Last Updated: June 25, 2012 6:17pm
Andy Murray: Does not see his time at the top coming to an end soon
Andy Murray insists he is not running out of time in his bid to become the first British man to win a grand slam since 1936.
The British number one, who will begin his seventh Wimbledon campaign against Nikolay Davydenko on Tuesday, turned 25 in May and is now regarded as one of tennis' established stars.
His ongoing search for a major title has become one of the nation's biggest sporting sagas, with Novak Djokovic, Rafael Nadal and Roger Federer proving to be insurmountable obstacles for him so far.
Only four players older than the world number four have become first-time slam champions since 2000, but Murray says the nature of the modern means the odds of him joining that list are in his favour.
"I just play, and I also think tennis has changed a lot. I know a lot about the history of the game and it has completely changed," he said.
"When I first made it into the top 10 there was me, Djokovic, Nadal, who were all 18 or 19 years old.
"Now there are maybe two or three guys under 20 in the top 100. The average age of the top players is much, much older than it used to be because the game has become much more physical.
"It has changed a lot so whereas before guys were playing their best tennis when they were younger, I think it is starting to happen now that guys are playing their best when they're older."
In fact Bernard Tomic is the only teenager currently ranked in the top 100, the Australian entering Wimbledon as the 20th seed having reached the quarter-finals last year.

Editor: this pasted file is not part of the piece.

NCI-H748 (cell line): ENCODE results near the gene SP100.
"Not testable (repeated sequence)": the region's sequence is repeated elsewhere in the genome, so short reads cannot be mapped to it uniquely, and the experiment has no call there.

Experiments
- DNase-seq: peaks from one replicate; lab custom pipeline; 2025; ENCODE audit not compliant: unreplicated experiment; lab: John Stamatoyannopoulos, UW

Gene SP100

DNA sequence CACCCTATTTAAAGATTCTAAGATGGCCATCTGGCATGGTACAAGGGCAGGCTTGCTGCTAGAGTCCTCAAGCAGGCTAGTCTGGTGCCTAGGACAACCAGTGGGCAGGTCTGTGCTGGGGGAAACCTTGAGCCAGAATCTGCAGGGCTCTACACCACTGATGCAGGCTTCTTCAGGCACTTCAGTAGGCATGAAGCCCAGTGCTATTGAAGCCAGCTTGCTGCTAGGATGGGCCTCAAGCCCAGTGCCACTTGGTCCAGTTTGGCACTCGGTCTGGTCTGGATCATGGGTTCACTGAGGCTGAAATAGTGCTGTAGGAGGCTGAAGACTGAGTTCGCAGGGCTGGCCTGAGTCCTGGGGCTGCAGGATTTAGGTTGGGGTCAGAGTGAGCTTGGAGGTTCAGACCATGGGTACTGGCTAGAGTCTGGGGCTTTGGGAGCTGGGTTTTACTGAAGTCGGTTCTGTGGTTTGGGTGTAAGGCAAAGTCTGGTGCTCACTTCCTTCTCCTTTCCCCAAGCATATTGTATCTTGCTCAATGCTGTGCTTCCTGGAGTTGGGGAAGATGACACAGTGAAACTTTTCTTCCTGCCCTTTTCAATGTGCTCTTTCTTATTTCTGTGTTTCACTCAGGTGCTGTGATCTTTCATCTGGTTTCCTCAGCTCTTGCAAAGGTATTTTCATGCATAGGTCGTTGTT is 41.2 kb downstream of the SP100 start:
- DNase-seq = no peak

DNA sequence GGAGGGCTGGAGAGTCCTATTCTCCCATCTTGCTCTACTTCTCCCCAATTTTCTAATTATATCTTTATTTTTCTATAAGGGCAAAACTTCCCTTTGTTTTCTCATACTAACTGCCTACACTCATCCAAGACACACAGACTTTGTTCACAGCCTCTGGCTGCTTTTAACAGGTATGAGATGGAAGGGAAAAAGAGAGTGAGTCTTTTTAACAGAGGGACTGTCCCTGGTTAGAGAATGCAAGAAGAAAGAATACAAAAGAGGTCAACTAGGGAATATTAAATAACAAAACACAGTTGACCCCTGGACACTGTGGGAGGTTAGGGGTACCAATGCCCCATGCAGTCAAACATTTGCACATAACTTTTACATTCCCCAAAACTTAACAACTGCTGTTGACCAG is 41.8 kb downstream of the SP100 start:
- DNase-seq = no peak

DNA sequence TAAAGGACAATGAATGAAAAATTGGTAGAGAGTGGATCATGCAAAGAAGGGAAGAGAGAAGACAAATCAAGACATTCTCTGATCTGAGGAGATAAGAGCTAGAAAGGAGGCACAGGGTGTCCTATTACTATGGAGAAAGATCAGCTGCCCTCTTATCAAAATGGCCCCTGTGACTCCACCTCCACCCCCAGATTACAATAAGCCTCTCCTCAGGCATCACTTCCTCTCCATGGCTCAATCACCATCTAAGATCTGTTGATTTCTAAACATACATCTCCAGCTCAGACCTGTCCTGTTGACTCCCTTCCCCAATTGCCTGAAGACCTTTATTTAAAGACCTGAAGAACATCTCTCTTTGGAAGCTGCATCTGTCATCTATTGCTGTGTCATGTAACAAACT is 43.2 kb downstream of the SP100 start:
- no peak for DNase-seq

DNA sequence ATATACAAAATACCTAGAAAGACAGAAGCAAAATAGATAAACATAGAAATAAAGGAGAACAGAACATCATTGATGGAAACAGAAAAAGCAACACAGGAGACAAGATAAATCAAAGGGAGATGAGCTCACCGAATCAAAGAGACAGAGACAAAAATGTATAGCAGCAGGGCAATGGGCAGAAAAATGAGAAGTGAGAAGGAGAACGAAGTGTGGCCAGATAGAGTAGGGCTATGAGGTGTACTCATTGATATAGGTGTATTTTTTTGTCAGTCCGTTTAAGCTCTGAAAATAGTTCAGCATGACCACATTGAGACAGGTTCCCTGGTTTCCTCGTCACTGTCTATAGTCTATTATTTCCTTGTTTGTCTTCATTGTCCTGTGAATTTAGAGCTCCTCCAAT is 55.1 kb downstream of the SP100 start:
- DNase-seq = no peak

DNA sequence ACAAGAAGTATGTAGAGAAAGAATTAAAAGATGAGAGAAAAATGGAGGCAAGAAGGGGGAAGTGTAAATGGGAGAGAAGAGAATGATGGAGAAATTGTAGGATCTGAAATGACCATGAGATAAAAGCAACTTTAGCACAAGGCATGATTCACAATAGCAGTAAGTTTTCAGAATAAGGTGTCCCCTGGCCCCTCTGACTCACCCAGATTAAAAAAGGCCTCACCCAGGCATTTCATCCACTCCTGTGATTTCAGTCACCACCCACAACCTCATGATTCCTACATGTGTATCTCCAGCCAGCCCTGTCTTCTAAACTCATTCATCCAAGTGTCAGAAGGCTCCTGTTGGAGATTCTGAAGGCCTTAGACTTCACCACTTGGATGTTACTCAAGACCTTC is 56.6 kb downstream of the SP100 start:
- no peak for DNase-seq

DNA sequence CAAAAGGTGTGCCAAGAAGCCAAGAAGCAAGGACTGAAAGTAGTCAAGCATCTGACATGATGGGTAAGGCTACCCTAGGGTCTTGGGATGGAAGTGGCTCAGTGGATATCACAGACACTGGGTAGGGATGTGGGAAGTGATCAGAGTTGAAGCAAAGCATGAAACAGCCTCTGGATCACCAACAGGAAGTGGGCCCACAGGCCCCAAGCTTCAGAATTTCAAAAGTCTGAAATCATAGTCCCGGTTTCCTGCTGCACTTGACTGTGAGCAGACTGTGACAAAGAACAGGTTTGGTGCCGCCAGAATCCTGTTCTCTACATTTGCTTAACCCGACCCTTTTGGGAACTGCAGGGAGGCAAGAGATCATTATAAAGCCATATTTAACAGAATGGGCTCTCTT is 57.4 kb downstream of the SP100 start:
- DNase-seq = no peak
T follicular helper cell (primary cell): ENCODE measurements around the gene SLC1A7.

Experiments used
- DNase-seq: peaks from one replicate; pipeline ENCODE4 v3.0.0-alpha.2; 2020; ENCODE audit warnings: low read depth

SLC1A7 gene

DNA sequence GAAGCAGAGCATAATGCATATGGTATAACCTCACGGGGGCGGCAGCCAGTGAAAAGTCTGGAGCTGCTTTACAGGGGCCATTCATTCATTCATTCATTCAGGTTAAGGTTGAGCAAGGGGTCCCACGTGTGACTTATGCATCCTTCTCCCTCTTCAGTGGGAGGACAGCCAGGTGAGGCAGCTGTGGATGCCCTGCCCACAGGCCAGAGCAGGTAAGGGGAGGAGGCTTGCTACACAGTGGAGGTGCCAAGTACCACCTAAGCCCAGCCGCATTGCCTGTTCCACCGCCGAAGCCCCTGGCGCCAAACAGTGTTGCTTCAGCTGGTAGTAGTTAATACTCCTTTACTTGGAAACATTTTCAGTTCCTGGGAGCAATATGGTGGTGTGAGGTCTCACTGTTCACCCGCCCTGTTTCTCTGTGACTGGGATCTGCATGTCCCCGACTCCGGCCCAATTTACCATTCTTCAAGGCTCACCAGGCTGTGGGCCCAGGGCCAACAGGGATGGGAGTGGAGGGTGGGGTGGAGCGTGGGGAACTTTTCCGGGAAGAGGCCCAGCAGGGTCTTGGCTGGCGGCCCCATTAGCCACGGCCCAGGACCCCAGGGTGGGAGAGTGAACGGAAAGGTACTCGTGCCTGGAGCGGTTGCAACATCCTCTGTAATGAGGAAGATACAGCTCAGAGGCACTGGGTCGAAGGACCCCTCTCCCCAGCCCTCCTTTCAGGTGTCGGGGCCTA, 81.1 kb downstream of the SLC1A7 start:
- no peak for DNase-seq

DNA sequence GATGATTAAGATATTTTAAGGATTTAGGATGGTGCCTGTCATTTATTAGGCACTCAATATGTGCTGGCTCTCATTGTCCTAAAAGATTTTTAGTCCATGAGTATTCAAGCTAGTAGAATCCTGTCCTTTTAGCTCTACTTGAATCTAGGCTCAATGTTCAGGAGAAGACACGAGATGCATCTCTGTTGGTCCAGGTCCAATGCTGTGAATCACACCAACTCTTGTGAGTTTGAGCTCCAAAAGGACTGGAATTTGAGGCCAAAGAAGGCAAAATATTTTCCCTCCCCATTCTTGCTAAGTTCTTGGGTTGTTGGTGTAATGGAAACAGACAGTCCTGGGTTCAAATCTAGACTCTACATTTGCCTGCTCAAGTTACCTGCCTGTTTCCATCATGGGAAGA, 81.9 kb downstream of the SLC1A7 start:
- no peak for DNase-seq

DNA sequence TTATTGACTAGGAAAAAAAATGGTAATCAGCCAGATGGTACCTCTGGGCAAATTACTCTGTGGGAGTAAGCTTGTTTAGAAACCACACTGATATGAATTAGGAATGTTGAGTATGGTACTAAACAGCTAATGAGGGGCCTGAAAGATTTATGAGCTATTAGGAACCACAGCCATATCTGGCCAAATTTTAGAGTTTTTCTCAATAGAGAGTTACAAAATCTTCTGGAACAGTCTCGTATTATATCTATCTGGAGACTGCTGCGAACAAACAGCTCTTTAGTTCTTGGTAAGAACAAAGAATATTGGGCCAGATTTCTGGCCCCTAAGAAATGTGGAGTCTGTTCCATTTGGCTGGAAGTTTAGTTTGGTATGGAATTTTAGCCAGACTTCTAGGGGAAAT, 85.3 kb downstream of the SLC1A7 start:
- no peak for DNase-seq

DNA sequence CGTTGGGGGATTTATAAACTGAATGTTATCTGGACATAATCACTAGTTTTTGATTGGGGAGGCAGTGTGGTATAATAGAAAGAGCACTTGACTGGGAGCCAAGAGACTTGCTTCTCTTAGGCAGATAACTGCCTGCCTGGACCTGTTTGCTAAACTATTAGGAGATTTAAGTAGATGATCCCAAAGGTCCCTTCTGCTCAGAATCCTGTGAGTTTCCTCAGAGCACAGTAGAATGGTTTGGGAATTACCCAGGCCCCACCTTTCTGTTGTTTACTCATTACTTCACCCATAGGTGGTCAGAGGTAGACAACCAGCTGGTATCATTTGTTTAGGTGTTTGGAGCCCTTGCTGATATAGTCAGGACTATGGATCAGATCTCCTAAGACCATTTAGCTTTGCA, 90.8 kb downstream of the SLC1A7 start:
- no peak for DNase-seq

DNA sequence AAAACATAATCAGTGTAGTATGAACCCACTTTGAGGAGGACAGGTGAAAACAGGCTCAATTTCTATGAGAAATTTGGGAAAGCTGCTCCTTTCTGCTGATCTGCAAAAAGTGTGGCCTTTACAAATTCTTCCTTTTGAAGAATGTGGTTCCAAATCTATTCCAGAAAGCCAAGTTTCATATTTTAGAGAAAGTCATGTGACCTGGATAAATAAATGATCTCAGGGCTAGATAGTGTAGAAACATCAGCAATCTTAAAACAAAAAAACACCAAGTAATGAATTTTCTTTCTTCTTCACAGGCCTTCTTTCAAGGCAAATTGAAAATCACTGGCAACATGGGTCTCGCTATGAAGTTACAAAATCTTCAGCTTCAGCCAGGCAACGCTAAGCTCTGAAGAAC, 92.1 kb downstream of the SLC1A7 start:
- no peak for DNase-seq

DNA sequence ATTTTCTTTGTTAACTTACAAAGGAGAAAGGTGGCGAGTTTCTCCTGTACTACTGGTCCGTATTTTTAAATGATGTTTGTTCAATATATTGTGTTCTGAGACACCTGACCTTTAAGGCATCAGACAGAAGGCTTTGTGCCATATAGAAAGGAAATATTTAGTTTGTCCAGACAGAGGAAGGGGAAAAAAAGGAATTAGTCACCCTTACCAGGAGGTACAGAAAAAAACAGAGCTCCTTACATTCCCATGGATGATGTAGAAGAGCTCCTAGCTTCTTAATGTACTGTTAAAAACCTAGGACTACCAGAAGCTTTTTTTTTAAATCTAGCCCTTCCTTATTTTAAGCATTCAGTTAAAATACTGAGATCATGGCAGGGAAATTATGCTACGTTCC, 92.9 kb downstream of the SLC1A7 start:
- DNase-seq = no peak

Although young talents such as Tomic are starting to make their mark, Murray believes it will be a while before anyone breaks out of the pack to challenge for the biggest prizes in the sport.
He added: "I don't see anyone breaking through and winning the title out of nowhere.
"Last year Tomic made the quarter-finals but he is already a very good player. He is in the top 30 in the world. There are a lot of tough, tough guys out there."
Canadian Milos Raonic is another youngster who has shown his potential in recent years and could face Murray in the fourth round at the All England Club.
The 21-year-old is just one of several big servers that Murray could come up against, with Ivo Karlovic, Kevin Anderson and Marin Cilic also in his section of the draw.
"It's always a tough match when you play against big servers," Murray said.
"I've had a good record against them in the past but it can be quite mentally challenging playing against them because you can't really lose focus on your own serve, even if it's just for a few points.
"It can be tough to break them. Big servers usually play better when they're ahead, as well. But it would be stupid for me to look past Davydenko. Although I'm sure many people will, I won't be making that mistake."